Ex-doc in Vegas hepatitis C spread sentenced in federal case

LAS VEGAS —A federal judge had scathing words for a once-prominent Las Vegas doctor he sentenced to almost six years and ordered to repay $2.2 million to insurance firms and the government in a fraud case arising from the largest medical office hepatitis C outbreak in Nevada history.

“It’s mind-boggling. This kind of fraud and these kinds of dollars, incurred on the backs of 40,000 to 60,000 people,” U.S. District Judge Larry Hicks in Reno told Dipak Kantilal Desai. “It almost strikes a chord of disbelief. It was only for the purpose of greed.”

Desai, 65, offered a mumbled apology.

“I am sorry, sir,” Desai said, halting and sobbing. “I am sorry ... for the two people. Thank you.”

Desai pleaded guilty in April to federal health care fraud and conspiracy charges in a plea deal that avoided trial on a 26-count indictment filed in 2011.

His lawyers maintained for years that he couldn’t stand trial because of poor health, and that a series of strokes after the 2007 hepatitis outbreak affected Desai’s speech and mental acuity.

State and federal prosecutors, meanwhile, branded Desai a malingerer who tried to con psychiatrists and physicians to avoid the consequences of egregious criminal and financial crimes.

They blamed Desai for the deaths of two patients who contracted hepatitis C during outpatient procedures at his Endoscopy Clinic of Southern Nevada in 2007. Health investigators linked at least nine and as many as 114 cases of the incurable liver disease to Desai clinics.

Desai lawyers Richard Wright and Margaret Stanish sought leniency Thursday and a sentence of less than five years for their client, who was born in Gujarat, India.

Hicks responded that he considered imposing a maximum 10-year sentence. But he settled on the 71 months recommended by federal prosecutors.

“He was living the American dream, and it wasn’t enough for him,” Assistant U.S. Attorney Crane Pomerantz said of Desai. “He’s a despicable human being who put his own bank account in front of everyone and everything that came before him. Greed has been the hallmark of the last 10 to 15 years of his life.”

Desai was tried in state court in 2013 and convicted of murder for the April 2012 death of one patient, plus 26 other charges including insurance fraud. Another former patient died in 2013 before Desai was sentenced to 18 years to life in Nevada state prison. Desai wasn’t tried for that death.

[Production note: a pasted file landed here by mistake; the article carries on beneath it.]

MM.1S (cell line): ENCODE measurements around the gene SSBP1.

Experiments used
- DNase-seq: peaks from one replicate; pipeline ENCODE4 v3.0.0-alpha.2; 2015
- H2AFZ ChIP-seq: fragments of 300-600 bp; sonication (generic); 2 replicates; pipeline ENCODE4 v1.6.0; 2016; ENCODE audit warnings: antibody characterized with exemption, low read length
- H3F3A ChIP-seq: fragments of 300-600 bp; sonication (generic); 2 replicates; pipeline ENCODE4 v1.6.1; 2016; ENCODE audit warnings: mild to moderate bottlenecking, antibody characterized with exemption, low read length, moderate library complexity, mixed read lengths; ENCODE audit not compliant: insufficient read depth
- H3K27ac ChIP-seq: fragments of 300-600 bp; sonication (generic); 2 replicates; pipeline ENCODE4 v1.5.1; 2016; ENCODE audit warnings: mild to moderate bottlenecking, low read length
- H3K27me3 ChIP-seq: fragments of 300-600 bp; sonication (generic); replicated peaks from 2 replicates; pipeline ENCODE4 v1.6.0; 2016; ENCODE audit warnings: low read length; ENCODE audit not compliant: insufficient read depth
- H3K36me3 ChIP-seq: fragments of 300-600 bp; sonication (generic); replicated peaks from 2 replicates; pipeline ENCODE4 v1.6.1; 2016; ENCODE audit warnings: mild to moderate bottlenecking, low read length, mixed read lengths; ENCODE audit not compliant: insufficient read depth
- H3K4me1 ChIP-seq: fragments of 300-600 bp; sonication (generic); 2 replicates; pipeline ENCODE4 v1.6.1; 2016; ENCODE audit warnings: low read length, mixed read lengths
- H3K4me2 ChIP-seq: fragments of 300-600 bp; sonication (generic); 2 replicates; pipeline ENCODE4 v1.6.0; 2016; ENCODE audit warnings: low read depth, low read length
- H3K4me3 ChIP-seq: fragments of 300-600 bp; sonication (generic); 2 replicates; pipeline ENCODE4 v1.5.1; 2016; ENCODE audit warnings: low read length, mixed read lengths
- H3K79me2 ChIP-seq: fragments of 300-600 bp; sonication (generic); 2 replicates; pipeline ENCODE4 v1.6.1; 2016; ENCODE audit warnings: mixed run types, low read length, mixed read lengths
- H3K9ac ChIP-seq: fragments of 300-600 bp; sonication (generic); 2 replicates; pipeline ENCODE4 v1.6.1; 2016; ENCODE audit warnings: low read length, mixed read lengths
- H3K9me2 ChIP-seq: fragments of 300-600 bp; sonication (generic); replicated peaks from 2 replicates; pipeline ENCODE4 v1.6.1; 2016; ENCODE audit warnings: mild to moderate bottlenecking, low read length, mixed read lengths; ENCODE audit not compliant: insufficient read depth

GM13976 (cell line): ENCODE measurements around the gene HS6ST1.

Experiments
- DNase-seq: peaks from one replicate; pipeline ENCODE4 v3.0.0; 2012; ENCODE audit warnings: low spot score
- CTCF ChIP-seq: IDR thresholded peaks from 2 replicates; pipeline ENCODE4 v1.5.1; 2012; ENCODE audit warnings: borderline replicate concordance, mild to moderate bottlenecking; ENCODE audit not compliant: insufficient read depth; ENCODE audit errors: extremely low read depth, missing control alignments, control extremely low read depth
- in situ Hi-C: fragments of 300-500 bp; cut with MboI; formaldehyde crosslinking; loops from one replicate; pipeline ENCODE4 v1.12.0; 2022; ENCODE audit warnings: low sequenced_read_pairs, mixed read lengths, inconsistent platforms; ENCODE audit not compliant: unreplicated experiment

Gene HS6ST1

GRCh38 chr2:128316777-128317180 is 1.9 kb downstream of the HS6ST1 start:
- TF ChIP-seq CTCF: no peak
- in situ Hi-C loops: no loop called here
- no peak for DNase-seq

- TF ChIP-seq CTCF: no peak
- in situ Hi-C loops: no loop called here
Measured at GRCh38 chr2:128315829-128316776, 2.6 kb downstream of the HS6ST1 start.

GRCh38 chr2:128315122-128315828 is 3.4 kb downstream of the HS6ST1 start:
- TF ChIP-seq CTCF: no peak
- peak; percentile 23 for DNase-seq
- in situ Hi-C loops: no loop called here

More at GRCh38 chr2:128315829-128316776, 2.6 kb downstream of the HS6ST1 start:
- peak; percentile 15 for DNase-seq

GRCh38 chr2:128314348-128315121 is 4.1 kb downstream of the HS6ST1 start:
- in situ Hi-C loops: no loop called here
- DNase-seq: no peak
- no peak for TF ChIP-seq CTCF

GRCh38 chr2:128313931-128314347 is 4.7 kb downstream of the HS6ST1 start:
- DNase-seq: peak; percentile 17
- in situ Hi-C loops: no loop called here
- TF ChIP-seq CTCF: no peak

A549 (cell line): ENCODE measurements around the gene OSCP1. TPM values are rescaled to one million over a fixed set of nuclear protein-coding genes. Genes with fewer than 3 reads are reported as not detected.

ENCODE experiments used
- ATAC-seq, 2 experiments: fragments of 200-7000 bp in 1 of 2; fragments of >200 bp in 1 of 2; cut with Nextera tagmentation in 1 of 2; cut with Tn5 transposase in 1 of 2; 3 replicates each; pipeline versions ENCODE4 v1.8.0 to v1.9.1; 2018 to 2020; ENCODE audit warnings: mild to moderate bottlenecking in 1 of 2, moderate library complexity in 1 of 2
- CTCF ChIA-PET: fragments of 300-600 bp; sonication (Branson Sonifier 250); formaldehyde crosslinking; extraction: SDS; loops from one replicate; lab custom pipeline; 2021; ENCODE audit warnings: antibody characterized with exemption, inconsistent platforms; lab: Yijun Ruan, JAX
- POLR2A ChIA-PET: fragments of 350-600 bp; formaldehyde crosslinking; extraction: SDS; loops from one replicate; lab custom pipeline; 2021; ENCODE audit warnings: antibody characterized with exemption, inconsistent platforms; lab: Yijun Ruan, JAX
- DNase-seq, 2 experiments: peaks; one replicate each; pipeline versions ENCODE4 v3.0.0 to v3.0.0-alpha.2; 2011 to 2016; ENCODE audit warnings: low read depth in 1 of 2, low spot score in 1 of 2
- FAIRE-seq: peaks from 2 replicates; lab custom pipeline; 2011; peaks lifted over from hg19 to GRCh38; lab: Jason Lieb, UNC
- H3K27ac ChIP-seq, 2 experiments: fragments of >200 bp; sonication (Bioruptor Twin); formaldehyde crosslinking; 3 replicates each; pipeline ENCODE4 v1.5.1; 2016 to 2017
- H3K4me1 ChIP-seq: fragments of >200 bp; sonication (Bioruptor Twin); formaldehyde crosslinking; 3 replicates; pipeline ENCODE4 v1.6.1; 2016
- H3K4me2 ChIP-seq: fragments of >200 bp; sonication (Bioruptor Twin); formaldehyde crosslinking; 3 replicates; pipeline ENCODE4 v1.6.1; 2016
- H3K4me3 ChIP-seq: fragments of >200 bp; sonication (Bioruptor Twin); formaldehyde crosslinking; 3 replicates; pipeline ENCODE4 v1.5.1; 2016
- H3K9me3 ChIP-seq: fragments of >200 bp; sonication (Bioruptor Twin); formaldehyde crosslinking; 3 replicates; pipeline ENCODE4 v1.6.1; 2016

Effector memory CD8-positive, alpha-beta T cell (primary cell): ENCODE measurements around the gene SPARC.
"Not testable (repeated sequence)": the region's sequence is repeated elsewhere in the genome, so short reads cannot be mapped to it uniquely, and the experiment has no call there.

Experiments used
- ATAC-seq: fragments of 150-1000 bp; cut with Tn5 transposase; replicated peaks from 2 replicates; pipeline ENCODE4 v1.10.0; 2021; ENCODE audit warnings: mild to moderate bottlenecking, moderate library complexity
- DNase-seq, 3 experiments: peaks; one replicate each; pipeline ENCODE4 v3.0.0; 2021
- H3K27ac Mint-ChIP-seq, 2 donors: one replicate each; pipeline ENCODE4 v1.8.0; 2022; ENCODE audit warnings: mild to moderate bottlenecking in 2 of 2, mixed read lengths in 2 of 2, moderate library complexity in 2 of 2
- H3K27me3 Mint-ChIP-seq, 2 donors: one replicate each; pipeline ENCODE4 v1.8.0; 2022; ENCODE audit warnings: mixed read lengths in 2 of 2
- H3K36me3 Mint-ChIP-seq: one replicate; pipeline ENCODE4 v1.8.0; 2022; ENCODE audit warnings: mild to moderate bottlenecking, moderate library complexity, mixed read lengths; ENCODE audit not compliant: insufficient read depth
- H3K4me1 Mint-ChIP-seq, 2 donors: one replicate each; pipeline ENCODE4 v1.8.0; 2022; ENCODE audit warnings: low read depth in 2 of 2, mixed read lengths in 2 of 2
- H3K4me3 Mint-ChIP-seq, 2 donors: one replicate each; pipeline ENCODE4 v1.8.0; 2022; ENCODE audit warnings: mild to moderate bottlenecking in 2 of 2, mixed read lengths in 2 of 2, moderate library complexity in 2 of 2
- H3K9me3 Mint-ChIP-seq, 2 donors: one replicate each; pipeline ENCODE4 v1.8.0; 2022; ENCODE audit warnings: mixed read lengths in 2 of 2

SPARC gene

Federal charges against Desai and his former clinic chief, Tonya Rushing, focused on allegations that they overstated the cost of treating patients, pressured employees to schedule and treat as many patients a day as possible, and instructed nurse-anesthetists to misstate the amount of time they spent on procedures.

Rushing pleaded guilty last year to conspiracy to commit health care fraud and was sentenced to a year and a day in prison, fined $10,000 and ordered to pay $50,000 in restitution. She was also ordered to forfeit a portion of $8.1 million in cash and property.

Prosecutors said Desai oversaw a southern Nevada medical empire where penny-pinching became a mantra. Procedures were rushed, staffers were told to limit the amount of lubricating jelly they used, protective gowns and vials of anesthesia were reused, and bills to insurance companies were inflated.

The hepatitis outbreak became public in February 2008, when health officials notified 63,000 former Desai clinic patients to get tested for potentially fatal blood-borne diseases, including hepatitis and HIV.

It spawned dozens of lawsuits, including several that yielded jury findings holding drug manufacturers and the state’s largest health management organization liable for hundreds of millions of dollars in damages to plaintiffs.

Desai gave up his medical license and declared bankruptcy after his arrest.

Hicks said Thursday he doubted Desai could ever repay the $2.2 million restitution order — or fulfill another $2.2 million forfeiture order.

Desai will serve his federal sentence at the same time as his state sentence.


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